And that, I’m fairly certain, describes exactly why most modern MMOs, and even what EverQuest has become, just don’t seem to hold my interest. I want to quest again… Do any games have this? or have they all gone the way of WoW? I had hoped Lord of the Rings Online would deliver, and perhaps it did later, but I only got up to level 17 and it was “quest hubs” and tasks, sometimes with a dash of story but really nothing more.
As previously mentioned, I’m back in the world of Norrath. In addition to picking up the reins on Ishiro, I decided to also start up a new character so I could run through the new tutorial and see some of the changes to the game. So Jhaer the Drakken cleric was born. At the same time, since I did sign up for the Station Access, I started up EverQuest II to see how the game had changed since I later played.
In EQ, the new tutorial is fairly fantastic. It does a great job of introducing you to the features of the game, even grouping. EQ2 is pretty much the same… in fact after going into game I realized how much Sony cribbed the new EQ design off EQ2. The default UI layout, the quest logs featuring step by step goals. They are very similar.
After playing both for a couple of days, I came face to face with one of the reasons I tired of World of Warcraft but had not noticed until now: Breadcrumbs.
In game design, this is the idea of quests, tasks and objects that slowly lead a character through content. In WoW as a human you start in the newbie area and after a few quests you get one to take a note to Goldshire, where you find your next few quests, which eventually lead you to the lumber mill, and then you get lead to Westfall, and so on. In WoW though, quests are some of the best source of experience and loot in the game. The quests are the game. EQ, being that at its core it is still the same game that came out in 1999, is based largely on killing monsters with quests being secondary. The two don’t always mix together well.
For World of Warcraft and even EverQuest II, since the game was made for these sorts of quests and the quest log design, if you need to collect gnoll scalps, gnolls scalps don’t drop unless you have the quest. In EverQuest, gnoll scalps drop even if you don’t have the quest, but while under the old style quest system (no quest log, no stage tracker) if you got 10 scalps before being given the quest, you could turn them in anyway, however, under the new system it only counts the scalps if you loot them AFTER getting the quest, so if you have 10 scalps and get a quest to collect 10 scalps, you have to get 10 more.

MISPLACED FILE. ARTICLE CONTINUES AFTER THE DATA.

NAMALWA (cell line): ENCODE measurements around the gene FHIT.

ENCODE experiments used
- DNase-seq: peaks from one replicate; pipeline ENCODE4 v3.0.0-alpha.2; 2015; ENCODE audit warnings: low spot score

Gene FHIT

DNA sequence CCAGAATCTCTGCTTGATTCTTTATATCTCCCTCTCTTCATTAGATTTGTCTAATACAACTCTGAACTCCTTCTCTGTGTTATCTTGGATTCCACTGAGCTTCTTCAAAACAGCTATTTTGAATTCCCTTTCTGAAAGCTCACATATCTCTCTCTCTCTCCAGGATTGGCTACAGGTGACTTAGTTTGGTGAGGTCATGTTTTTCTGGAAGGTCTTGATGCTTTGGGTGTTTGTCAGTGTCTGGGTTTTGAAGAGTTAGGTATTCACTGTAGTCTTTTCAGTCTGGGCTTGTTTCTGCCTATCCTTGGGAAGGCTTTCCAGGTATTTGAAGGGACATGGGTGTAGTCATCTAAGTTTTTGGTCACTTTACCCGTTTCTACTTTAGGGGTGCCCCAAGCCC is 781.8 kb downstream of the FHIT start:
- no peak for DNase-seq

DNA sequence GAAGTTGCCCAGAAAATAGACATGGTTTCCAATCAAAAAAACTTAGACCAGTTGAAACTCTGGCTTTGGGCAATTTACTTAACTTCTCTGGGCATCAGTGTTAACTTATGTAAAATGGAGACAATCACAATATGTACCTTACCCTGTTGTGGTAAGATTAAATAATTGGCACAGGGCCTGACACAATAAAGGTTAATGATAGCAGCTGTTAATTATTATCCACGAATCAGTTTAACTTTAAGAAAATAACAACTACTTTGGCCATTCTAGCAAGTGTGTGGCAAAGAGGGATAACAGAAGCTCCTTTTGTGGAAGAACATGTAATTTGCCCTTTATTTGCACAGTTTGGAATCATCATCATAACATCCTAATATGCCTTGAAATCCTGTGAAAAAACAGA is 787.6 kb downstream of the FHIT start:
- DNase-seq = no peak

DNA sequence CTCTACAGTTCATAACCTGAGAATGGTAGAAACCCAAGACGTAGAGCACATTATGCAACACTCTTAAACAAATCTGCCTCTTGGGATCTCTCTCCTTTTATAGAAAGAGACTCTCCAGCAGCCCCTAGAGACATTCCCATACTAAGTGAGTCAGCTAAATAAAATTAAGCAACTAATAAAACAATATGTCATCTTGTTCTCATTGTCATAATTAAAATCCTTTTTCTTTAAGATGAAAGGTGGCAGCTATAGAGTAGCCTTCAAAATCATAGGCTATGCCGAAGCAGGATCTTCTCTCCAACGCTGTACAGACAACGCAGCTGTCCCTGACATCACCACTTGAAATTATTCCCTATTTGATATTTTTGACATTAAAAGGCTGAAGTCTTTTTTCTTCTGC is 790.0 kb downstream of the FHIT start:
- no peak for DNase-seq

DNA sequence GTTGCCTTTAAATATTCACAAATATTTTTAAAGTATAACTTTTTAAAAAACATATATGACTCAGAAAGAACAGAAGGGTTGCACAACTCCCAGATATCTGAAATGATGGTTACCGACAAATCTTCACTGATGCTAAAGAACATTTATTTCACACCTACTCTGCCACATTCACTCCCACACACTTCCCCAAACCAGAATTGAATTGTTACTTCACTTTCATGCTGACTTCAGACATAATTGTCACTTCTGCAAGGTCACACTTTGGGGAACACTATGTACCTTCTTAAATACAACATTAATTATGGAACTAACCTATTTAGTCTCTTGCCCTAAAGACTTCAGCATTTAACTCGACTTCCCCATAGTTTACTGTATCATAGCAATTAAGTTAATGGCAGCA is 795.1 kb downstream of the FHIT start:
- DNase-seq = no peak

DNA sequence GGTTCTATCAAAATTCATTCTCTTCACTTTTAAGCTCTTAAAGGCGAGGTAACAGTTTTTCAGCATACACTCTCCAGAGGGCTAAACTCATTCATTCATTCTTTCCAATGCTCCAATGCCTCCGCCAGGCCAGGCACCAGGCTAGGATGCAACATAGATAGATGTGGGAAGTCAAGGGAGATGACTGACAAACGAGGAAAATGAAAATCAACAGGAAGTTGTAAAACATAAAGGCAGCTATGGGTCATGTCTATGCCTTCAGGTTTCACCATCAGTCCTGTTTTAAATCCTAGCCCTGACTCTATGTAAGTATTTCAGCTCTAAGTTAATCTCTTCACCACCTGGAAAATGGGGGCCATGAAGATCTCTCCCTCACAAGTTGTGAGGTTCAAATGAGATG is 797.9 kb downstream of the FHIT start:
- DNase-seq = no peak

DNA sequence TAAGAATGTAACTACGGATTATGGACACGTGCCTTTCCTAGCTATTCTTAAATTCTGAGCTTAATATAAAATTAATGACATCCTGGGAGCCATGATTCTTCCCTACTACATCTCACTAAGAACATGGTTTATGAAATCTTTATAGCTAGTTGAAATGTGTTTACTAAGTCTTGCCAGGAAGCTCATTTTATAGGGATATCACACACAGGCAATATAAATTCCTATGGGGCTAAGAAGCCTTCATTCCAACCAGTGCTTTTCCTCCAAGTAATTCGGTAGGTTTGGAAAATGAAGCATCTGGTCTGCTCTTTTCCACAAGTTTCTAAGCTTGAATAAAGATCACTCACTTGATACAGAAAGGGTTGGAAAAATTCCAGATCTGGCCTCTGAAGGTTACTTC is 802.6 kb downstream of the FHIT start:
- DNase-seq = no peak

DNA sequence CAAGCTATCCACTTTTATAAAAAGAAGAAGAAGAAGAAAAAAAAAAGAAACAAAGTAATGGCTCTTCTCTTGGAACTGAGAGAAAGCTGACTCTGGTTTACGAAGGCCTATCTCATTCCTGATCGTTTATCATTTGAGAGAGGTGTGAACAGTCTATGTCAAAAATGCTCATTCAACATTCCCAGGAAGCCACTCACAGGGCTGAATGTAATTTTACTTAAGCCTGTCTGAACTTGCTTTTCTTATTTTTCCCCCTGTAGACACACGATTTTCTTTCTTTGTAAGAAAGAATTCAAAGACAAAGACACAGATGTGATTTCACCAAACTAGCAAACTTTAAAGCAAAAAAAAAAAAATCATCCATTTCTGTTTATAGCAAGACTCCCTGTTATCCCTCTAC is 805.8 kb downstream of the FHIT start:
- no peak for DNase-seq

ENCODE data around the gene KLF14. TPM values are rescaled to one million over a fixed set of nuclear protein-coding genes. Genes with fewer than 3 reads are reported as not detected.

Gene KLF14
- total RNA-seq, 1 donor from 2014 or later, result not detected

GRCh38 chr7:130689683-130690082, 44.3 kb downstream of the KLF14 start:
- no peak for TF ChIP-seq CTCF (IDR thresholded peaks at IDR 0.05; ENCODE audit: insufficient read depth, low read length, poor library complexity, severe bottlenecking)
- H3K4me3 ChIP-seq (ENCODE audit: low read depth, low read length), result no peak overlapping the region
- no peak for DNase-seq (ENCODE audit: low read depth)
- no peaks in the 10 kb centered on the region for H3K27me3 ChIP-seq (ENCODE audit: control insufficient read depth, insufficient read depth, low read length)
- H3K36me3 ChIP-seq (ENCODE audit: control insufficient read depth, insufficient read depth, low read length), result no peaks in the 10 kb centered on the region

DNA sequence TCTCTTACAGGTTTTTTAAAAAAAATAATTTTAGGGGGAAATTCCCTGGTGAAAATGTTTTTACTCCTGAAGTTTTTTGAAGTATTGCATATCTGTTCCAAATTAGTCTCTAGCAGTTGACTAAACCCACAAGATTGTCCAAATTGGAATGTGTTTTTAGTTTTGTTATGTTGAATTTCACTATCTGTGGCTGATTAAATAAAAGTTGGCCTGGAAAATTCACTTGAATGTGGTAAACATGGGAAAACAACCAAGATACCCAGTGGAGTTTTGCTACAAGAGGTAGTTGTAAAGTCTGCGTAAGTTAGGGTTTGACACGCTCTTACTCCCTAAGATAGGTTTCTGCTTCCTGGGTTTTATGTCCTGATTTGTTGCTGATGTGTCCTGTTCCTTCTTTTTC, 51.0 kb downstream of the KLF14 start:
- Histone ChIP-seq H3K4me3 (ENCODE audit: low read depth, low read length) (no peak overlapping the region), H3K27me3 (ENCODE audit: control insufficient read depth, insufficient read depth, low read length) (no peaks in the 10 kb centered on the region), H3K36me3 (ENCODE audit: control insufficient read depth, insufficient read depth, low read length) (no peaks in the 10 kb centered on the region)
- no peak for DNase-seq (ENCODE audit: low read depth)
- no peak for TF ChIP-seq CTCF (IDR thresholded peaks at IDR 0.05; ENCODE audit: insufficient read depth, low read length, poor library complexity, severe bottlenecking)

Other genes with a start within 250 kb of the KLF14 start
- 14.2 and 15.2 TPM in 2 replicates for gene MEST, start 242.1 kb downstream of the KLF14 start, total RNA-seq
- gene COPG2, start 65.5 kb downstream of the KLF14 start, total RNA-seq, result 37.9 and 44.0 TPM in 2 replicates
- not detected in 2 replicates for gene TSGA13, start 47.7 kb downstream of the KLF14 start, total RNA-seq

Over in EverQuest II, I ran into a different problem. One of my quests asked me to find evidence of the missing soldiers. After getting fed up looking for this evidence, I went to a spoiler site and they explained I just needed to go to one spot and find the dead soldier body, which would then spawn a defiled soldier that I would have to kill. So I went back into game and went to the spot, but there was no dead soldier. I ran around the area for a couple hours killing everything, but no dead soldier. The problem here is that this quest is the second quest in a series of six or so breadcrumb quests that are supposed to lead me around the island. This tutorial area is built with two lines of quests, and if you complete both sets before leaving you end up with a basic set of armor and weapons to carry you into the game. I fully completed one line, but the second is halted because of this dead soldier who doesn’t seem to exist. To make things worse, there are usually eight or more of us waiting around for this dead soldier.
In addition to a single broken quest halting an entire line, breadcrumbs quest lines also funnel the players through areas without exploration, and in fact since quests are where the real rewards are in newer games, you are often passively penalized for getting off the path and looking around as progression of your character virtually halts if you don’t play the game the way they want you to play.
I don’t know if there is any solution to this, or if it even needs a solution, its just something I felt like rambling about.